Up on the Nab, you should now be able to spy the stone men in the distance. You can choose whether to head to them first or go to the summit of Wild Boar fell which lies to the right slightly. This area can be quite boggy so walking poles once again come in very handy!
Wild Boar Fell Summit
Woooh you have made it to the 4th (or 5th) highest point in the Yorkshire Dales!
The Standing Stone Men
The views from the summit are incredible but I would argue that the standing stone men on Wild Boar Fell make for more photo worthy views. This is not a popular hill in the Yorkshire Dales. You may pass some hikers but for the section between Kirkby Stephen and High Dolphinsty, you might not have seen a soul. These standing stone men are welcome company 😊 Enjoy your lunch with them, admire the views into the Dale below and appreciate that you are higher up than most people in Yorkshire right now.
After the stone men, you head down slightly towards a picturesque tarn. After the tarn, once again it is quite boggy around the tarn, there is a steep climb onto Swarth Fell.
Once you reach Swarth Fell you have just ticked off another one of the Yorkshire 30 summits!
The path from Swarth Fell down to the Moor cock hill is quite similar. It is a long downhill path across boggy ground. The views are stunning and the lack of navigation required creates an almost meditative state of just putting one foot in front of the other and heading straight on. You may be able to see Mossy Bottom viaduct in the far distance. That is your end point. As you get closer to the viaduct you can choose whether to head straight to the train station or whether to make a small detour to the Moorcock Inn for a pint. Have a look at the time when you to a point when the path forks. If you have time climb over the sty and go to your left for a well-deserved pint. If time is a bit tight continue straight on.
Check out this hike as a video! I filmed my hike on Wild Boar Fell to show the beauty of this wonderful Yorkshire Dales hike.
If you have chosen the pub detour, there is a steep descent to the railway. Climb over the railway and follow the road southwards towards the pub. As you get to the pub, order a pint and have a well earned rest. Just don’t rest too long as the train station is still a mile away so leave about half an hour to stumble there afterwards.
What an epic Yorkshire Dales hike!
How long does it take to hike Wild Boar Fell?
It took me just over 7 hours to hike from Kirkby Stephen up to Wild Boar Fell and down to the Moorcock Inn. I did spend quite a while on the summit taking photos and was slowed down by the bog at the end of the route. I got an early train from Leeds which got me to Kirkby Stephen for 9:30. I got down to the Moorcock Inn around 16:30 which enabled me to grab a quick pint before getting the train back to Leeds at 17:30. Much of the day, I did not see anyone else making this a great crowd-free hike in the Yorkshire Dales.
It is a great day hike!
Public transport to Wild Boar Fell Car-free Hike
The Yorkshire Dales is blessed to have the wonderful Settle-Carlisle railway to run through the Western part of the park. The train runs through Mallerstangdale making the hike to Wild Boar Fell one of the best car-free hikes in the Yorkshire Dales. You can hop off the train in Kirkby Stephen and hop back on in Garsdale!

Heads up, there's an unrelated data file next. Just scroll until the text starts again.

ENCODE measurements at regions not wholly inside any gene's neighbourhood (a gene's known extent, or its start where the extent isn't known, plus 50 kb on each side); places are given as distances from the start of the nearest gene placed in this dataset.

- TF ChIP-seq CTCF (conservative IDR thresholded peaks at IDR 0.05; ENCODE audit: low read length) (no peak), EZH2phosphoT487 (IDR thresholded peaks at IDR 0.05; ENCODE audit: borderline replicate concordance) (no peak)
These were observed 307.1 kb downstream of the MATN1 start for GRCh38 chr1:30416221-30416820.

What are the Standing Stone Men on Wild Boar Fell?
The standing stone men are not actually situated on Wild Boar Fell summit. They are actually on the Nab and have an incredible view over the valley below. Arguably the view from the Little stone men is better than from the summit of Wild Boar Fell. No one is too sure why or how the standing stone men were built on the Nab on Wild Boar Fell. They are very elaborate cairns. Whilst cairns in this part of the UK are not unusual and have guided shepherds for centuries, the size and shape of this cairns are not usual.
What should I wear on the Wild Boar Fell Hike?
Make sure you wear suitable clothing on any hike in the UK. This means waterproof shoes, a hat, gloves, thick socks, fleece, sporty t-shirt and walking trousers or leggings.
Also bring walking pole with you if you have them. They can be very useful on the boggy ground.
Can I hike the Wild Boar Fell hike the other way?
Yes of course, I first debated whether to hike up to Wild Boar Fell from Garsdale to Kirkby Stephen. You actually start at a higher altitude too from Garsdale. I would recommend to do it from the other direction though. Firstly, there is a pub in Garsdale. Kirkby Stephen station is a bit out of the town which adds on a detour to an already long hike. Secondly, the section between Garsdale and Swarth Fell is very boggy. When I say boggy, I mean sinking above your ankles for about 2 hours kind of boggy. Of course, after a period of good weather it probably is not. Yet if it is boggy, to start your hike with very wet feet does not make for a fun day of hiking. On the way back down, it is a bit annoying but manageable. No one minds if you take your socks off on the train home right? Finally, the sunset to the West over Ingleborough is quite breath-taking.
Is there a shorter Wild Boar Fell hike I can do?
Err kind of. There is a slightly shorter hike you can do which starts and ends by Cotegill Bridge in Aisgill. It is a 7-mile hike which takes you up onto the fell via the Nab then to Wildboar Fell summit. You then don’t go up onto Swarth Fell but follow Ais gill back into the bottom of Mallerstangdale. Click here to see a description of the Wild Boar Fell circular hike.
Is there a pub at the end of the Wild Boar Fell hike?
Haha, of course there is a pub at the end of the Wild Boar Fell hike! As long as you walk in a north to south direction that is. In Garsdale Head there is a lovely pub called the Moorcock Inn. In winter, make sure you check the times as they are often only open Thursday to Sunday. At the Moorcock Inn you can grab a wonderful pint after finishing your Wild Boar Fell hike! There is also food as well as a couple of vegan options!
Where can I stay in the Yorkshire Dales?
If you would like to stay to do a few more hikes in the Yorkshire Dales there are plenty of places to stay! For the Wild Boar hike, you will probably want to stay in Kirkby Stephen or Garsdale. Did you know that there is a vegan B&B in Garsdale? It’s called Goats & Oats. Alternatively, you may prefer staying somewhere like Settle which has the hustle and bustle of a Yorkshire Dales market town or maybe even the quaint town of Hawes?
Wherever you fancy staying you can use this handy booking.com tool to search for the perfect place to stay in the Yorkshire Dales
Have you been inspired to hike Wild Boar Fell?
Have you been inspired to hike from Kirkby Stephen to Garsdale via Wild Boar Fell? Would you like to climb up Yorkshire’s 4th (or 5th) biggest peak? Let us know in the comments below!